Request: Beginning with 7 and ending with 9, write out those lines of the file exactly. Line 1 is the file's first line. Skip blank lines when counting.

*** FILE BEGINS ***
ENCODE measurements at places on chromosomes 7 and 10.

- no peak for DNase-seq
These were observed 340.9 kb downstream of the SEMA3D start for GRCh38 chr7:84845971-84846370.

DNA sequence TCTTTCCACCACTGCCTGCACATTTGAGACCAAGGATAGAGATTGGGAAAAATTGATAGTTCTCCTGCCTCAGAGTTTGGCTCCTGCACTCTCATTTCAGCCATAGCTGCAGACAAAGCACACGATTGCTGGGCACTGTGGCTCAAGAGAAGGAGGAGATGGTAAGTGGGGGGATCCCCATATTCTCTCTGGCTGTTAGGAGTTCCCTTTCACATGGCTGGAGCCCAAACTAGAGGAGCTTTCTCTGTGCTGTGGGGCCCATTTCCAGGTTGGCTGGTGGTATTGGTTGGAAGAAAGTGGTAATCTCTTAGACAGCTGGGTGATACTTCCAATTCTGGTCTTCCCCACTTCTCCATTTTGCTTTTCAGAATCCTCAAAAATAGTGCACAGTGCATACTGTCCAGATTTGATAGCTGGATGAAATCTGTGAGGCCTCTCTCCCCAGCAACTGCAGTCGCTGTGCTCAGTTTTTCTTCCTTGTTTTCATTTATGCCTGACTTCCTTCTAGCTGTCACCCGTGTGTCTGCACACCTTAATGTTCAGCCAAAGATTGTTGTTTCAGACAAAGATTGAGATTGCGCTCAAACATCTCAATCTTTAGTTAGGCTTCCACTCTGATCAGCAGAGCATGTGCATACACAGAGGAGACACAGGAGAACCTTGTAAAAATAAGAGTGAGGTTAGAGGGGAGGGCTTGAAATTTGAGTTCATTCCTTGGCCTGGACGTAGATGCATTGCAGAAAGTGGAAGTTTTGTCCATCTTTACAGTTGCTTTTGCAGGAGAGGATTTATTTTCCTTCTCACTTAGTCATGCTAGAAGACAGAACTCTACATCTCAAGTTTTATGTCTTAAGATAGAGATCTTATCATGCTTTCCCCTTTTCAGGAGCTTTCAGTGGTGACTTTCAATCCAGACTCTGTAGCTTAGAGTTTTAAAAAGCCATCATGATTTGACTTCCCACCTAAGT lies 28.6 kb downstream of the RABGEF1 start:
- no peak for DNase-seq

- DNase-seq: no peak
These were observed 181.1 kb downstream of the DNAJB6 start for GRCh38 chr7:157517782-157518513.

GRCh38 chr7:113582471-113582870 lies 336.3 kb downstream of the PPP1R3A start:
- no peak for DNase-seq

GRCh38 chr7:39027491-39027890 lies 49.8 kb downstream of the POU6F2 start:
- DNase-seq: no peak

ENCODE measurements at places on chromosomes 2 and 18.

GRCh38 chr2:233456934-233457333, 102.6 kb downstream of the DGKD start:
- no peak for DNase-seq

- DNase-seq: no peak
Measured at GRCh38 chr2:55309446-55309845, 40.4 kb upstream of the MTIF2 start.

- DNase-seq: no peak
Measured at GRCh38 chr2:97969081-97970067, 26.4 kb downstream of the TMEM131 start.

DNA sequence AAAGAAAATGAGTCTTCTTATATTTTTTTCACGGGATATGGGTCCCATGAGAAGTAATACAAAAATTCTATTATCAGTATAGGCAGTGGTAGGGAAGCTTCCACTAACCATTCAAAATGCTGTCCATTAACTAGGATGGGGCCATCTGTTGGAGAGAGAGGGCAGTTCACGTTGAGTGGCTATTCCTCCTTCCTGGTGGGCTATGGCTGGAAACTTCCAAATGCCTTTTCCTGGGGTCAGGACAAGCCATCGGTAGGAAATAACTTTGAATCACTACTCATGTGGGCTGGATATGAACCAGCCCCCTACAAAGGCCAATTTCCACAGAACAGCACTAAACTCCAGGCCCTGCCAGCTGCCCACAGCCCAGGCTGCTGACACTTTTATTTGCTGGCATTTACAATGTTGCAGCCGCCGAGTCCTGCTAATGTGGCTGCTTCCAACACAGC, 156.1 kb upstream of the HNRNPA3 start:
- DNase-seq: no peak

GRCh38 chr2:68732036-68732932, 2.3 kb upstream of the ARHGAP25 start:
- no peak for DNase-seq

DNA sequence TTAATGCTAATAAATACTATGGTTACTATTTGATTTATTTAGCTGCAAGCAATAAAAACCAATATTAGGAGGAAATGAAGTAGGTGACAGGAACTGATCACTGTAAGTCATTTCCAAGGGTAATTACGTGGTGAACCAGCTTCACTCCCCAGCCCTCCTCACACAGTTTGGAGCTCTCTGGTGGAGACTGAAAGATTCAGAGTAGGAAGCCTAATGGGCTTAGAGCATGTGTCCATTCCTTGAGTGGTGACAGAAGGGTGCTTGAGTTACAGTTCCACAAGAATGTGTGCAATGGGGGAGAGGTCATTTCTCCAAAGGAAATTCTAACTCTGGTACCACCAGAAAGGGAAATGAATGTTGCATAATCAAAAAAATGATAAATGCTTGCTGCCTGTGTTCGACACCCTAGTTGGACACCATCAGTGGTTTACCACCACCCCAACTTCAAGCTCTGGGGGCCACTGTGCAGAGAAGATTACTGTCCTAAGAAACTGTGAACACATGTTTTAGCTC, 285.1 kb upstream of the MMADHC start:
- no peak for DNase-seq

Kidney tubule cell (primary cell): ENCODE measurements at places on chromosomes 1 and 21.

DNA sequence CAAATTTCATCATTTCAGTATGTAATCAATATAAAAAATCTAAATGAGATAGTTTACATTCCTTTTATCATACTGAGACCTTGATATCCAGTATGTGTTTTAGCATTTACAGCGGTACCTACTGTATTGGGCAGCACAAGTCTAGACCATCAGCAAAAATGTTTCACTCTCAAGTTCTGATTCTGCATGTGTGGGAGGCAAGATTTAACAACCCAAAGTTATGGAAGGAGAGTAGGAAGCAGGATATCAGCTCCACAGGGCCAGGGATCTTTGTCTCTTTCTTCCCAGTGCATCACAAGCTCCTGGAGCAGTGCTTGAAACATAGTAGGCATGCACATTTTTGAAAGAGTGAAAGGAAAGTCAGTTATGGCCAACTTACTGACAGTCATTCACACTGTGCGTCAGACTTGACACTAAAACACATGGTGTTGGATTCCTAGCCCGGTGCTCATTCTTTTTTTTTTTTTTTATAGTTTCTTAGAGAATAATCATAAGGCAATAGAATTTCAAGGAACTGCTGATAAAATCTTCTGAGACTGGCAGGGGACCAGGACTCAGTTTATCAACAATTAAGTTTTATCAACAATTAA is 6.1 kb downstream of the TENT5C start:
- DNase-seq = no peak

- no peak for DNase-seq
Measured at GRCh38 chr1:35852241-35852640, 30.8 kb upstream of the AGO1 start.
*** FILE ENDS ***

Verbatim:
These were observed 181.1 kb downstream of the DNAJB6 start for GRCh38 chr7:157517782-157518513.

GRCh38 chr7:113582471-113582870 lies 336.3 kb downstream of the PPP1R3A start:
- no peak for DNase-seq